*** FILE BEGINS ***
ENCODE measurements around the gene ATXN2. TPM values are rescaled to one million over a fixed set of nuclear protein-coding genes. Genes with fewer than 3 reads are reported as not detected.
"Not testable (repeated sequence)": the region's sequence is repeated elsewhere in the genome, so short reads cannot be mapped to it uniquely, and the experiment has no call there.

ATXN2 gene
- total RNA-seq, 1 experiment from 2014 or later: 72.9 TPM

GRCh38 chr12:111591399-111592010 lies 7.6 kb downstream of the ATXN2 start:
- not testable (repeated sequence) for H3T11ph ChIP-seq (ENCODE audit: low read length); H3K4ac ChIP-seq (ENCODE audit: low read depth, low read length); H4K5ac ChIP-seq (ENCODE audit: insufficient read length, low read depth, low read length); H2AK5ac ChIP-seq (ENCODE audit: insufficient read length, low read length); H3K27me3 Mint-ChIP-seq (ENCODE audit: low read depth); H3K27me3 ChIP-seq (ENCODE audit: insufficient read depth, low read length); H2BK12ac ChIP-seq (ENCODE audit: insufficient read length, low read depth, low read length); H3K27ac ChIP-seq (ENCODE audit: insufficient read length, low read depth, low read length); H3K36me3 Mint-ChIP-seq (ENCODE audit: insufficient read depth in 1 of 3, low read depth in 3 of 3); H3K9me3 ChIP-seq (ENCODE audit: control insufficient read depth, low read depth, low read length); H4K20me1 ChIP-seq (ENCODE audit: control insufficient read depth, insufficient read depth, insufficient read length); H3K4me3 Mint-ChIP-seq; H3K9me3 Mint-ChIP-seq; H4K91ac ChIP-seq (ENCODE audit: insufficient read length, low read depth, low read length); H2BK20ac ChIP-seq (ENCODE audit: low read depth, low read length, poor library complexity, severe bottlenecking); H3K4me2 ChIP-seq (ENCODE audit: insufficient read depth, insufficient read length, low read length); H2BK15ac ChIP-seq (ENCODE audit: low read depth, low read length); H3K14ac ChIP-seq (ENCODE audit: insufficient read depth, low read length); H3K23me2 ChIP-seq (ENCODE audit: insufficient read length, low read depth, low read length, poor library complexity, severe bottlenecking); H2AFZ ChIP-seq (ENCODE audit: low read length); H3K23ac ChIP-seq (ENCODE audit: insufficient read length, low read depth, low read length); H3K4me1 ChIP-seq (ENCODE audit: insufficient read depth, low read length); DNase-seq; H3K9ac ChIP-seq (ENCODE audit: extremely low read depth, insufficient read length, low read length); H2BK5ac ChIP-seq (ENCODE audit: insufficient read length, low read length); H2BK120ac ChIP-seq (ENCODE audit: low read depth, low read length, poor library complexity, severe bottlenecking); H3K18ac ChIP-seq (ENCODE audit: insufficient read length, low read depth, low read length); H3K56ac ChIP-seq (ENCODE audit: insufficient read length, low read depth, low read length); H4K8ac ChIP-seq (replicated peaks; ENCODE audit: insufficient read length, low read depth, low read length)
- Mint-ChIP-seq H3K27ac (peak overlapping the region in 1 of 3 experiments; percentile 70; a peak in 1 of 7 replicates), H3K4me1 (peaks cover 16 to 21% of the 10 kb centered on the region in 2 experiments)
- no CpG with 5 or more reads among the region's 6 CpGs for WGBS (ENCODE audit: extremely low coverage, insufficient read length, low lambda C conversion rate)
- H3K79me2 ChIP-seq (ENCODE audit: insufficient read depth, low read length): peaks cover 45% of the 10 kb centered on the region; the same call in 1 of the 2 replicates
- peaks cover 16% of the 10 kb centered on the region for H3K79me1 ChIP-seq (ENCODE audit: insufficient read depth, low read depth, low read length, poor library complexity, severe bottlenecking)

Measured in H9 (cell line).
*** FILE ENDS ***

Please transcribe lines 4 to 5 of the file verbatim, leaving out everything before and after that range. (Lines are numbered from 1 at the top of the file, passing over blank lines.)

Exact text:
- total RNA-seq, 1 experiment from 2014 or later: 72.9 TPM

GRCh38 chr12:111591399-111592010 lies 7.6 kb downstream of the ATXN2 start: